Rome is a crazy loveable city; it is a city like your hot tempered uncle who would take a baseball bat to a car parked blocking his driveway, but who also volunteers as coach for the local Little League team and buys them all ice cream after every game, win or lose. Your ability to endure the volatility of emotions, transit, and weather will determine how much you enjoy this city. If you want everything to work logically, on time, based on efficiency or with people who are reserved, go somewhere else. Really. London perhaps, but not Rome.

This was one of the first things I saw as I landed at the airport, open at 9 AM, a wine bar:)

The baggage claim area had free tablet usage and signs in English, and of course only the youngsters (and I) took advantage of the technology. I would soon learn that there are pockets of Rome that are miraculously modern and there are many that have been left to the whims of chance.

After picking up my luggage, I found the ground transportation about half a mile away, and proceeded to wait in a growing horde of impatient people as one, then two buses, ran 30 minutes late, jammed to the aisles with arrivals and their luggage. Once I arrived at Termini Station, the central transportation hub of the city, the machines for metro and bus tickets were out of order and I had to pay cash at a newsstand to buy a pass (most newsstands sell bus, tram, and metro tickets and passes but they only take cash). I found my bus in the maze of over 12 stands (there is no map, and even the ones you buy do not list where the stops are since many are decades old). I asked my driver to let me know when my stop was coming up. Twice. He only replied, “Not yet” as he listened to his music with his earphones. I peered out at every stop to see if I was at the one I wanted since the LED display panel in the bus did not work (only about 10% of them DO work). I highly recommend that you take the train instead of any bus into town, or if you don’t mind paying for being stuck in traffic, you may opt for a taxi, but make sure it’s an official white one with a flat rate of 48 Euros into the center of town from Fiumicino Airport.

Three and a half hours later I finally unloaded my luggage and headed out to the Victor Emmanuel Monument next to Piazza Venezia and The Roman Forum, which are all next to each other and a major transportation hub. This is the Victor Emmanuel Monument, and getting across the round about is a challenge for many tourists. If you are not used to New York City drivers, and staring down the oncoming buses, cars, and scooters as you walk across, just follow a large group as they cross, because 1) there are no traffic lights, as if that matters, and 2) no buses, cars, or scooters will stop for you and wave you across as they would in California, so you would be stranded on a curb all day and night.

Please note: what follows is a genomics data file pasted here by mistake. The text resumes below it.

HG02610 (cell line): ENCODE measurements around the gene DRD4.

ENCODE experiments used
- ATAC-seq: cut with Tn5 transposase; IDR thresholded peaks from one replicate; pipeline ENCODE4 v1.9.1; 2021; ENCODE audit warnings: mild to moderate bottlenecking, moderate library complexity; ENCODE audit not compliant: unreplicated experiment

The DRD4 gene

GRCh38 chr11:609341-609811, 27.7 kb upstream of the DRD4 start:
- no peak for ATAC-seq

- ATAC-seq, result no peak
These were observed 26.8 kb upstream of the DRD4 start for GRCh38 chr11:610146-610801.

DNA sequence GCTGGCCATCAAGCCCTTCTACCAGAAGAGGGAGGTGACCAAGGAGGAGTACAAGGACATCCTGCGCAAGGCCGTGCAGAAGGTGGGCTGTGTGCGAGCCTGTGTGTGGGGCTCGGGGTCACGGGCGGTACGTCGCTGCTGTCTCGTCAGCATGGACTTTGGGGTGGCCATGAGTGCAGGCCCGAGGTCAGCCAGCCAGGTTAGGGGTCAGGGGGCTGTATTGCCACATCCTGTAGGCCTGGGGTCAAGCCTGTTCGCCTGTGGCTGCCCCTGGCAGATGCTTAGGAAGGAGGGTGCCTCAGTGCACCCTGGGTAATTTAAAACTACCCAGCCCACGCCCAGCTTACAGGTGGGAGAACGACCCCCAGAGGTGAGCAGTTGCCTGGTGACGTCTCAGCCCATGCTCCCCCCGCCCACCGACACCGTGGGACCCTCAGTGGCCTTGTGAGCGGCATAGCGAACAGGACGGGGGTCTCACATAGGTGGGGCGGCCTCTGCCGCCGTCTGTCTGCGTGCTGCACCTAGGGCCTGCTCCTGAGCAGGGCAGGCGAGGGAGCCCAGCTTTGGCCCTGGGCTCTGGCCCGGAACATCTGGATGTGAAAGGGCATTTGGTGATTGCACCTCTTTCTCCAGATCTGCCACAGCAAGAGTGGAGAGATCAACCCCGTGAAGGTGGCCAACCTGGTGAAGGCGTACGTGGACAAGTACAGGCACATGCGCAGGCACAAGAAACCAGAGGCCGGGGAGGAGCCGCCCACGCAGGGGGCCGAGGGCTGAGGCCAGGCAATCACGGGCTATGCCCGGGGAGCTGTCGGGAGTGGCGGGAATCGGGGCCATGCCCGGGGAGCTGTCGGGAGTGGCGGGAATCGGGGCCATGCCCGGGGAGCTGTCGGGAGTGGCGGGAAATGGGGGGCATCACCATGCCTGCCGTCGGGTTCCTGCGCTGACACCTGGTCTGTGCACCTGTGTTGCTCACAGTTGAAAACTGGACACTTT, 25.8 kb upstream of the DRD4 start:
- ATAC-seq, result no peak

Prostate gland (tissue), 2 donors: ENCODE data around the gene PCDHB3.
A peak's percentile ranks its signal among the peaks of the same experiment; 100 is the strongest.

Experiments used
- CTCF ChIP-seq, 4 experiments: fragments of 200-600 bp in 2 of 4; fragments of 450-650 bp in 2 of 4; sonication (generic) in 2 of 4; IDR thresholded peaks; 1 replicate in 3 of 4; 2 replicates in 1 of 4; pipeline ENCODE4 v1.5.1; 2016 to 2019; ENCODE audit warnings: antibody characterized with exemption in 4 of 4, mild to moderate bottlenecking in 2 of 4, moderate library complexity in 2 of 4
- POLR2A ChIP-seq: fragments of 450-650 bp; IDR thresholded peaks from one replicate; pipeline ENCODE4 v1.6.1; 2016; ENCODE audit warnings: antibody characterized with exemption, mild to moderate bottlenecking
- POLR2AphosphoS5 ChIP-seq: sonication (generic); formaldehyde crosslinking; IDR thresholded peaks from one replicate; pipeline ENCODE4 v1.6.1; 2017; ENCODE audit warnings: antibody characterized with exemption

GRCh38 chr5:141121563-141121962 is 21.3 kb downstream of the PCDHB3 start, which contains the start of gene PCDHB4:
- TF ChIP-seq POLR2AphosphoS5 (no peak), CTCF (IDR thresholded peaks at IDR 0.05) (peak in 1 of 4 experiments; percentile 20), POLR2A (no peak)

The statue in the middle is as big as it looks, the moustache of the first King of Unified Italy is 5 feet long! Please note there are guards here, so no strollers, sitting, eating, drinking, or jumping at this monument or you will be sent outside the gates.

The staircase on the right side is a little less steep heading up to the Palazzo Senatorio.

If you want to save some climbing you can take these stairs for a “shortcut” to the top of the Victor Emmanuel Monument from this side, and if you follow the directions in the Rick Steve’s Rome book you can find the elevator in the back.

 Any way you go, there will be stairs,

and more stairs if you want to visit the adjacent Santa Maria Aracoeli.

Once you make it to the top, go through the preserved historical area to the left under this arch

or walk on the other side by this fountain,

for these views of the Roman and Caesar’s Forums.

The right side of the Victor Emmanuel Monument

abuts the Insula (apartment) Ruins and the Santa Maria Aracoeli church which you can see in the upper right side of this photo.

Finding your way around can be challenging, but there is ONE map I found at Palazzo Venezia at the terminus of the Tram stop, detailing where the buses stop so I took a photo for reference. Many times the opposite direction for the same line is a block or two behind or at a cross street, NOT across the street.

 This map was also there showing all the trams lines and stops, and it was the ONLY one I saw.

Many of the brand new buses don’t have working LED screens showing bus numbers or stops coming up, so the old fashioned paper and tape method is used to show the bus number on the windshield and occasionally on the side window. Hand written, of course.

My bed was one of the most wonderful sights I saw all day 🙂

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